“On the Inside Track” by Karl Michael Armer is story #7 of 52 from the anthology The World Treasury of Science Fiction edited by David G. Hartwell (1989) that my short story club is group reading. Stories are discussed on Tuesdays, Thursdays, and Saturdays. “On the Inside Track” was first published in the original anthology, Tales From the Planet Earth in 1986, edited by Frederik Pohl and Elizabeth Anne Hull. As far as I can tell from ISFDB.org, those are its only publications.

“On the Inside Track” is by a German writer, Karl Michael Armer, and it’s set in Europe, but it seems like a typical American science fiction story. It’s also a good story, one that I’ll want to reread in the future. Actually, I might want to read all the stories in Tales From the Planet Earth after reading the review it got in The New York Times.

One reason I liked “On the Inside Track” is its protagonist, Robert Förster is 70 years old, and I’m 71. Förster is well-to-do and unhappy. I’m happy but not well-to-do, but we both share quite a lot of observations and reactions about being old. Förster’s life is interrupted when an alien, Sassacan, moves into Förster’s mind. In this story, aliens conduct interstellar travel by mind projection. Sassacan visits Earth to conduct business negotiations with other aliens who are occupying other human bodies.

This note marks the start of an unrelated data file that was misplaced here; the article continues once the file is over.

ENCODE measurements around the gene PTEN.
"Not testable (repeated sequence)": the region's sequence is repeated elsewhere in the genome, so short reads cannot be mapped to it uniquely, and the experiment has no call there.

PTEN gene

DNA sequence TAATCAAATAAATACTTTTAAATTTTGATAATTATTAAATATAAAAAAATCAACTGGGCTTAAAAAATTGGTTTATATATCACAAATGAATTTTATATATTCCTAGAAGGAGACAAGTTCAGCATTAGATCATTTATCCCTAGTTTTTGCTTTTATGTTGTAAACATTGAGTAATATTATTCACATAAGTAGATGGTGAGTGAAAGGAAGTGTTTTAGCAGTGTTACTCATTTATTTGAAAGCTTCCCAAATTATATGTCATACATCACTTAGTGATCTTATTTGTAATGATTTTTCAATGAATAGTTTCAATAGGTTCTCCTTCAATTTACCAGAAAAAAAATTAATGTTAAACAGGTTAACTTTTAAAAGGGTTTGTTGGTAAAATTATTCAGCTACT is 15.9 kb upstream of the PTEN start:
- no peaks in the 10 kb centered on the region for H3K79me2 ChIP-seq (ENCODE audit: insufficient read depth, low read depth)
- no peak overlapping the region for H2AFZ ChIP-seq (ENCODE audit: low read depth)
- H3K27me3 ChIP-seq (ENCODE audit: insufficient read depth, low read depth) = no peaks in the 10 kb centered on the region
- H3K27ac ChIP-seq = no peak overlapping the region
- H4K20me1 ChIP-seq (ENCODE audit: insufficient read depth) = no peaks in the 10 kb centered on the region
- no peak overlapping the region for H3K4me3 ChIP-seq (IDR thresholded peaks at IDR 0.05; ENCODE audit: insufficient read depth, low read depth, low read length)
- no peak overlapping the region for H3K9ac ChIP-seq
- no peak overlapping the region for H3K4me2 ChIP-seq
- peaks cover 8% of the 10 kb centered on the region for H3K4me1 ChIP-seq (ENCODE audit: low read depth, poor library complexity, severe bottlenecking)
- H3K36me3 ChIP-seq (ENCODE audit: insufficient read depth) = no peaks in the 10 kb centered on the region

Förster doesn’t mind being used because it’s a diversion from being bored and lonely. In fact, he gets to like the company. This story reminds me of Sheckley’s novel, Mindswap but without the humor. “On the Inside Track” is pleasant, but slightly predictable. I guessed two of its surprises, but that didn’t mar the reading experience.

However, I’ve got to ask a question: Is World SF really any different than American science fiction? World SF is set in other countries, and sometimes it even references cultural differences or tries to exploit local myths and beliefs, but mostly science fiction is science fiction. “On the Inside Track” makes a decent addition to the anthology but I didn’t think about Germany while I was reading it. Förster’s desire to be commanding is alien to me, but I don’t think that as a German trait, but as an alpha male trait of a person wanting to be successful.

I guess I need to wait and see if Hartwell finds a story from another country that feels truly alien to me. Alien in the sense that it’s completely foreign, and not space alien.

James Wallace Harris, 5/20/23

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